An elected fellow of the Royal Academy of Engineering – which is considered one of the highest national honours that an engineer can receive – Sarah is a successful academic leader with demonstrable impact and quality as both a researcher and a teacher.
She said: “I am delighted to join Aston University as the new Pro-Vice-Chancellor and Executive Dean for the School of Engineering and Applied Science. Aston’s industrial heritage and strong track record of encouraging students into work-based placements attracted me to this role in the heart of the UK’s engineering industry.
“I very much look forward to working with my new colleagues and leading a vibrant school with excellent teaching and research.”
Sarah, who is Deputy Chair of the Royal Academy of Engineering’s Diversity and Inclusion committee, is keen to build on the School’s reputation for encouraging women into, and advancing their careers in, science, technology, engineering and mathematics (STEM). The School of Engineering and Applied Science is known for its leadership in diversity and inclusion. Since 2014, the School has held a silver Athena SWAN award which recognises its progress in addressing gender and other inequalities in academia.
Before joining Aston University, Sarah was at the University of Leicester for almost 20 years, where latterly she was Professor of Materials and Forensic Engineering and also the University’s Head of Engineering.
Her research interests include forensic engineering and she is a leading forensic science expert on stabbing, dismemberment and knife sharpness, providing reports to police forces across the UK. In 2013 her expertise helped establish the manner of King Richard III’s death through analysing wound marks found on his skeleton after its discovery at Grey Friars in Leicester the previous year.
Her other research interests are in developing 3D non-contact laser vibrometry used in the measurement and analysis of structures and materials. She also works in automotive tribology, undertaking experimental research to understand the performance of materials under a range of conditions. In addition, Sarah is involved in research to understand how high microstructural evolution occurs in materials subjected to high temperatures and high stresses in steam and gas power plant.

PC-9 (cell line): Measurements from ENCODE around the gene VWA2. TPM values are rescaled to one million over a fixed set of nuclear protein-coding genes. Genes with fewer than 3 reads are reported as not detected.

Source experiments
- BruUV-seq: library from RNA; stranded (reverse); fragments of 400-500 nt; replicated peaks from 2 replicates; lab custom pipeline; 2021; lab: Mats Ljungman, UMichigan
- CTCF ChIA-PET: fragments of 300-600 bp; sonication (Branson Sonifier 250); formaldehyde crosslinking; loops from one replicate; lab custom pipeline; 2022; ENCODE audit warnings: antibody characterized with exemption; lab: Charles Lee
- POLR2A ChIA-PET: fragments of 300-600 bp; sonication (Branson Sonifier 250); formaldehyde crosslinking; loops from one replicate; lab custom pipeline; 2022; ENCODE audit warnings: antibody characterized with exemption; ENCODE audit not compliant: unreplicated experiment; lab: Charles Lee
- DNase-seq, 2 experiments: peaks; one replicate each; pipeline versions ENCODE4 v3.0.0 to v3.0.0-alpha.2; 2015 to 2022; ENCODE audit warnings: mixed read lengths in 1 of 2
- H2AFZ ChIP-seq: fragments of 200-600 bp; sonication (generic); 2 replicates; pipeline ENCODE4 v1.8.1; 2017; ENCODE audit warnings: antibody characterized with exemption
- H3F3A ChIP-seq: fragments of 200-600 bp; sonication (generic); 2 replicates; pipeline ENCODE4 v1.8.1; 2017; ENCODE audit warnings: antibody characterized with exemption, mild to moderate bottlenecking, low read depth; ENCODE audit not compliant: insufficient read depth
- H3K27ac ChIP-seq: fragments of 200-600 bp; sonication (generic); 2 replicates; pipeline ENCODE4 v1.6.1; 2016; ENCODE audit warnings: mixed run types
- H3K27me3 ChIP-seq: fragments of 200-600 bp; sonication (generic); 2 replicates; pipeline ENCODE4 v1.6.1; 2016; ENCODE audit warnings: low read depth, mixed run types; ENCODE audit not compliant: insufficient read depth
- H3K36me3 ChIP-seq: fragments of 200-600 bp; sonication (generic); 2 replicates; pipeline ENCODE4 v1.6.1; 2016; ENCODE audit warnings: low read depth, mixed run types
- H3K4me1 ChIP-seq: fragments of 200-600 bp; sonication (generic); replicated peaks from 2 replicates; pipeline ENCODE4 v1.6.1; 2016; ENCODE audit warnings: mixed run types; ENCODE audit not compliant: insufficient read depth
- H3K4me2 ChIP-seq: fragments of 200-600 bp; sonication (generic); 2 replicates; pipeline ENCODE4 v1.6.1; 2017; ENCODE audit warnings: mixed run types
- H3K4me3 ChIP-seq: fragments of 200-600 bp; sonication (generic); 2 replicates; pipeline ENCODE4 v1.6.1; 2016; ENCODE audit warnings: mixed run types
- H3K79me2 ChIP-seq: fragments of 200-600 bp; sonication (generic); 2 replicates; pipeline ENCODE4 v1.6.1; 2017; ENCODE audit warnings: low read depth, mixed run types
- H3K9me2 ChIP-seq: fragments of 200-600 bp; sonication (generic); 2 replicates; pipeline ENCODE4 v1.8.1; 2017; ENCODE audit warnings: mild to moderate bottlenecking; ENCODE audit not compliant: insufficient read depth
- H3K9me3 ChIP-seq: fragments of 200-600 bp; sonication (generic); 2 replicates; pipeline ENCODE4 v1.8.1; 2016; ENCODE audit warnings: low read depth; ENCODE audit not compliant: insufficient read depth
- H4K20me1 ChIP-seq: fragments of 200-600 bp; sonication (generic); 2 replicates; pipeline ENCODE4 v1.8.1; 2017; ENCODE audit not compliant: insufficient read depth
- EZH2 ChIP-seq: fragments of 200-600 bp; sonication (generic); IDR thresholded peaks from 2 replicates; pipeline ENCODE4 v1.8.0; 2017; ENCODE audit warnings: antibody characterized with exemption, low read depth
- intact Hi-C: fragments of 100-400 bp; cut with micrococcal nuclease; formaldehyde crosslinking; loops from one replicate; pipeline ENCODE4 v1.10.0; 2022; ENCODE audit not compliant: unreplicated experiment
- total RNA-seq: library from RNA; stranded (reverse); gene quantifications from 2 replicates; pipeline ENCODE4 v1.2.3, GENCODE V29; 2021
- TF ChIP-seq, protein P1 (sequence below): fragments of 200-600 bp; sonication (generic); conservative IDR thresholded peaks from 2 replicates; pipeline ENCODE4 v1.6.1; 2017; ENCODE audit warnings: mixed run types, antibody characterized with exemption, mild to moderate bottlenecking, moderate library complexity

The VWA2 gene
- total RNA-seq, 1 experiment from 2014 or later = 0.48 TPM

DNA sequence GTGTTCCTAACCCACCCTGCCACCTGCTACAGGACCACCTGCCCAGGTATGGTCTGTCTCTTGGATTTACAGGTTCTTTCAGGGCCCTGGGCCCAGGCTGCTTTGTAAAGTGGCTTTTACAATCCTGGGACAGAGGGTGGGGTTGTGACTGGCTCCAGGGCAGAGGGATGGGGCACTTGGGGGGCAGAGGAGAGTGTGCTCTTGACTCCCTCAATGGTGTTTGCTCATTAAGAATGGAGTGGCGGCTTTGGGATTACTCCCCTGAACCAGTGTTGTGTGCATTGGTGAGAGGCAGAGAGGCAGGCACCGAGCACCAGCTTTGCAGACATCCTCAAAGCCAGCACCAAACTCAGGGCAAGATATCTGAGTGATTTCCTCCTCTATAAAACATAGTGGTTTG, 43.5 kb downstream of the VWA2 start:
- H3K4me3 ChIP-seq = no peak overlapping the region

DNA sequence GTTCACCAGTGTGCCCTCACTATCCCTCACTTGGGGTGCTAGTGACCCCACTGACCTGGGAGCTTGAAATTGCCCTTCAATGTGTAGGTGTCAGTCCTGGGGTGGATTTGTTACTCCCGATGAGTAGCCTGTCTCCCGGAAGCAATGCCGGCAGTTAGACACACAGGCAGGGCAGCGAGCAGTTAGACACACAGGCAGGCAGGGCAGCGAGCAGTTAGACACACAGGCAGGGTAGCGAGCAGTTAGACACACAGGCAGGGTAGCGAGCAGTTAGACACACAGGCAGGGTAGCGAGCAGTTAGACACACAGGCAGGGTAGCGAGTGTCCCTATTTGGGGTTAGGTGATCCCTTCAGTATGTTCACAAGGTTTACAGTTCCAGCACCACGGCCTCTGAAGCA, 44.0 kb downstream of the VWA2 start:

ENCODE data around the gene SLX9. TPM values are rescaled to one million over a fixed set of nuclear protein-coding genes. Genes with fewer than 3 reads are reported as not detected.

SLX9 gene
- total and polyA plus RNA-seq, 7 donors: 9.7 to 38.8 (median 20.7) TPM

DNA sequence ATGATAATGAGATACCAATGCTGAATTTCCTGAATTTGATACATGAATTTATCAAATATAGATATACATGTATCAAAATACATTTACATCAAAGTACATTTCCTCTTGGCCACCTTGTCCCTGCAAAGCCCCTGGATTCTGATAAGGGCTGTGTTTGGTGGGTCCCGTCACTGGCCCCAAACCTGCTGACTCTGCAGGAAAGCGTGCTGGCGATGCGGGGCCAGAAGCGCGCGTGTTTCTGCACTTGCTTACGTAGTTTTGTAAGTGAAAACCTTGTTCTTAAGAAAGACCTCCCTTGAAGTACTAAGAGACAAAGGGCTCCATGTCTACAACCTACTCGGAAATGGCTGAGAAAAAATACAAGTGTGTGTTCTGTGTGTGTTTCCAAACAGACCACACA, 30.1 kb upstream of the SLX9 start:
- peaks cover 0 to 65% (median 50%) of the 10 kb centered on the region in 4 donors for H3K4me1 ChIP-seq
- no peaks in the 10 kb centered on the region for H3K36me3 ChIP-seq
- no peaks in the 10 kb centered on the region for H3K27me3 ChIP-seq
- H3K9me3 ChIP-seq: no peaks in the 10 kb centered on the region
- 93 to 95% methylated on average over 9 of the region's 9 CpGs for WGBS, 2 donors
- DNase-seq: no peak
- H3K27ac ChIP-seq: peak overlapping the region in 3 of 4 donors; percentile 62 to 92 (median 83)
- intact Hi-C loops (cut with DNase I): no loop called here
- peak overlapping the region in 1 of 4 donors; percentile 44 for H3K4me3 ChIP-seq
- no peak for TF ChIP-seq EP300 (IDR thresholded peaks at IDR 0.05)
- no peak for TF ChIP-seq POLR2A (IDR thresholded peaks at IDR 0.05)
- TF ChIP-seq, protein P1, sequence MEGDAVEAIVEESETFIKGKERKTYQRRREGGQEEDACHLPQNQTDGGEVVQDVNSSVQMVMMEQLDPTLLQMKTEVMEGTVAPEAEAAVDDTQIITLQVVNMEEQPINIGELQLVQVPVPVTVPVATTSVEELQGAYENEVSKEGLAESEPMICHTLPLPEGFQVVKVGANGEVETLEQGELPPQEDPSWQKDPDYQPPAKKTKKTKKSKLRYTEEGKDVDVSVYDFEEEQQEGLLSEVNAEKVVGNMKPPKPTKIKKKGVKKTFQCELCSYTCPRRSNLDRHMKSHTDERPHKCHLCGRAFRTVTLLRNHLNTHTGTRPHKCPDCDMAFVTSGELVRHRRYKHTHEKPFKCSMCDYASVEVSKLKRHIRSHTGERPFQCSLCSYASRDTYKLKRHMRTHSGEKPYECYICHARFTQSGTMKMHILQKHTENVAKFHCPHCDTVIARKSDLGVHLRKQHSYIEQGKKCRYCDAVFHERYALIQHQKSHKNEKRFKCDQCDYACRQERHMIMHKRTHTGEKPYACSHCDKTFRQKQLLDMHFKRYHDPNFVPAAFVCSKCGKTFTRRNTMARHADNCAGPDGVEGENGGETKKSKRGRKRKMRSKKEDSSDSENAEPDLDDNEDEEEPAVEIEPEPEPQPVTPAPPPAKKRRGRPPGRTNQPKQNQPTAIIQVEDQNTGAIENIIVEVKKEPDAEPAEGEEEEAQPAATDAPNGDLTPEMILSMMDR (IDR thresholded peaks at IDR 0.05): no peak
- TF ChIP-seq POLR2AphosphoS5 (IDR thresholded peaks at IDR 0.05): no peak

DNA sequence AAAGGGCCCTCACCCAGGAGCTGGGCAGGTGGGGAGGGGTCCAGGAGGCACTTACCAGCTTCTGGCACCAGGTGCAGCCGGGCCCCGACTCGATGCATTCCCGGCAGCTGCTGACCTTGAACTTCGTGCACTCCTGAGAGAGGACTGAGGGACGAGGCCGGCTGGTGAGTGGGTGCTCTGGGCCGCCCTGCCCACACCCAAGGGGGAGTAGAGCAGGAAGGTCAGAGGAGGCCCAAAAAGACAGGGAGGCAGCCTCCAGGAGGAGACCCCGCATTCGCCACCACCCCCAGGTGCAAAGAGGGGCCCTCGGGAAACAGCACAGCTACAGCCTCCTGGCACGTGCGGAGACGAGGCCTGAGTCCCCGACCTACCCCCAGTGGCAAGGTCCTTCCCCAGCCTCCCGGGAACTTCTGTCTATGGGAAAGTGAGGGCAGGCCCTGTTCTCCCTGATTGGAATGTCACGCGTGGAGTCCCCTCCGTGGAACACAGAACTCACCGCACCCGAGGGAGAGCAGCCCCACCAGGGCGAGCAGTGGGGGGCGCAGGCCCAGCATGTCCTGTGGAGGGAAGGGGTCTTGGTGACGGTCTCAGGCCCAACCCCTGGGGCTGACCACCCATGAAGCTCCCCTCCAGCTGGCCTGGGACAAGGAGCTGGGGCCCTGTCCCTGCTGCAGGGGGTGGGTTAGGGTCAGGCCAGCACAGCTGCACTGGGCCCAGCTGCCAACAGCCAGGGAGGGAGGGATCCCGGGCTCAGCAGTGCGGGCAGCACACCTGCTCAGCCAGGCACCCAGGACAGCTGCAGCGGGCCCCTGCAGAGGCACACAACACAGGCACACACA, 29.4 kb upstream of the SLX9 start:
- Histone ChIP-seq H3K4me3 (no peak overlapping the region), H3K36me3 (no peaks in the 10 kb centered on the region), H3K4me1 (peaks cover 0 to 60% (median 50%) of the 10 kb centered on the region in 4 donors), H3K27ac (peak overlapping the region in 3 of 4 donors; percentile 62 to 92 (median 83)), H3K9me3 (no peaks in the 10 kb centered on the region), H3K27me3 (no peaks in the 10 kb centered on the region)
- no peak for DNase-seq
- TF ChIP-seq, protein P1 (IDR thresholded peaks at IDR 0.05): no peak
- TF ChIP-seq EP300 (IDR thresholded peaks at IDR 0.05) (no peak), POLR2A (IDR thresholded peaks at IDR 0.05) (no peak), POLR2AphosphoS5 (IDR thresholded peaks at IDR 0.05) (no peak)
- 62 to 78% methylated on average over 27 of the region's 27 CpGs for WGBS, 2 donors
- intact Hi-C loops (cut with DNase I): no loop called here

Among Sarah’s many accolades is the Andrew H. Payne Jr. Special Achievement Award 2015 from the American Academy of Forensic Sciences Engineering Sciences Section in recognition of exemplary contributions in advancing forensic engineering sciences. She also received the Mechanical Engineers Tribology Bronze Medal in 1995, the Rosenhain Medal of the Institute of Materials, Minerals and Mining in 2008 and was nominated as one of the Women’s Engineering Society’s “outstanding technical women” in 2009.
Aston University has a long tradition in engineering and applied science and an enviable reputation for teaching quality and undertaking cutting edge research. The School’s interdisciplinary research focuses on themes relevant to the current and future needs of society. These offer its students opportunities to be involved in the process of discovery and creativity, and prepare for our increasingly diverse and technological world.
Notes to the editor
Founded in 1895 and a University since 1966, Aston University has been always been a force for change. For 50 years the University has been transforming lives through pioneering research, innovative teaching and graduate employability success. Aston is renowned for its opportunity enabler through broad access and inspiring academics, providing education that is applied and has real impact on all areas of society, business and industry.
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